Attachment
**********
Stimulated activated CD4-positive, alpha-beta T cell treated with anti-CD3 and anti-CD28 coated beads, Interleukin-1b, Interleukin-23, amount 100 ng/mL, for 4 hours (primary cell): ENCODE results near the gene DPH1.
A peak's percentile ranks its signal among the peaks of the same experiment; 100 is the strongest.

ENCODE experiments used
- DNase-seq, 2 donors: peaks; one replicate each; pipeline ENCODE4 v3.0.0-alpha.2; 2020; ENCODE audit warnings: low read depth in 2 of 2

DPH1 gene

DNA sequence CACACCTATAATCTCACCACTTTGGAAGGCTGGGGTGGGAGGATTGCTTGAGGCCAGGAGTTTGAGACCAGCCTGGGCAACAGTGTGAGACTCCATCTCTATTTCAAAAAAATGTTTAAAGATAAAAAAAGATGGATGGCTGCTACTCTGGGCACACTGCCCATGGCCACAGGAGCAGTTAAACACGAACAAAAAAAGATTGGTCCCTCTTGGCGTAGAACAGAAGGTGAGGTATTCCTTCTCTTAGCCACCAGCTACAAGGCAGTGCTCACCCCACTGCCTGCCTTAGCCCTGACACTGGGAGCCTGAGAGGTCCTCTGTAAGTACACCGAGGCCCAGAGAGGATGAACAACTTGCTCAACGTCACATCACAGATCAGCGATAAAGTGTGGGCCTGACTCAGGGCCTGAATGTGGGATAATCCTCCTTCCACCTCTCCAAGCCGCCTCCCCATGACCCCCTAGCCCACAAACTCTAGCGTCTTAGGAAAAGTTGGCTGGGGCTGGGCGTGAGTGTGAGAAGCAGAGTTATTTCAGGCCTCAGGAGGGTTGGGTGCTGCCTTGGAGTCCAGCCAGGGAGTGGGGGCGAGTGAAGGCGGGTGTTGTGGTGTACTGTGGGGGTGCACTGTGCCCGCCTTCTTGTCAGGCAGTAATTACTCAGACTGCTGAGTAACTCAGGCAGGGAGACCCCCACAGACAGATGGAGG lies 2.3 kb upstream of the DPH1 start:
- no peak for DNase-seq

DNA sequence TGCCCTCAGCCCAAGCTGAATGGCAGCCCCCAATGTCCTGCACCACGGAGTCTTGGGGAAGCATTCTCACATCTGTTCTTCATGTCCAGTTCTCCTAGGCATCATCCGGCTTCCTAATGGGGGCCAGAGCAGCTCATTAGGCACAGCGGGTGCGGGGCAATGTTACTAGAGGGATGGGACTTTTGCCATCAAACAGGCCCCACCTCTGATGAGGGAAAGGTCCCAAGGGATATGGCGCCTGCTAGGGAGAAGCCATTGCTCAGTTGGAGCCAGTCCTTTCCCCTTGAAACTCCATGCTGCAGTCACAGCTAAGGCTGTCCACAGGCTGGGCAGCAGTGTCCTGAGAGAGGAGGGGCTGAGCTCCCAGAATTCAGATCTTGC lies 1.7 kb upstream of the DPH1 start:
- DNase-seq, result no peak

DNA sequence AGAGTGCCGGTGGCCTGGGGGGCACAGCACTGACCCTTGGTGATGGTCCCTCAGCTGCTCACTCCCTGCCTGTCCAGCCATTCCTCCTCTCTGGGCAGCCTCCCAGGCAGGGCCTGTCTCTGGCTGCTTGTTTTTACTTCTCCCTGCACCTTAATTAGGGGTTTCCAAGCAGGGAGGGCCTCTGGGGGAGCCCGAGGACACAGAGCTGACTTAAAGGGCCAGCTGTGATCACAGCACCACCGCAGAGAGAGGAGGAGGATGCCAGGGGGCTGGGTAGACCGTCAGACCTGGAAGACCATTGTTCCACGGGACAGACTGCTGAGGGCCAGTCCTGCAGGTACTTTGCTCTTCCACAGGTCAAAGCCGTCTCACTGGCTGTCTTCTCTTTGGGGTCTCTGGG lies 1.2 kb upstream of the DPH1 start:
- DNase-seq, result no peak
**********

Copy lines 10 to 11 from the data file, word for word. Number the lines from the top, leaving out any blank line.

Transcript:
DNA sequence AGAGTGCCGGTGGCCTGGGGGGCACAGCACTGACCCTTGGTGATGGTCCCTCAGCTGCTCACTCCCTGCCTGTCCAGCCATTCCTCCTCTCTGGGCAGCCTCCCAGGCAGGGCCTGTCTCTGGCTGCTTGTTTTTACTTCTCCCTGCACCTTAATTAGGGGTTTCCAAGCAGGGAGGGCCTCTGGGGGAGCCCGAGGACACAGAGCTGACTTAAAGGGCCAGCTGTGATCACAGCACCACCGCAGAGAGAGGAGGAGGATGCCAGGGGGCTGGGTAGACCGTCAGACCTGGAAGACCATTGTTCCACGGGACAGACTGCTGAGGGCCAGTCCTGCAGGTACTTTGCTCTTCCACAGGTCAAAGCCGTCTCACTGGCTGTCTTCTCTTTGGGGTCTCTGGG lies 1.2 kb upstream of the DPH1 start:
- DNase-seq, result no peak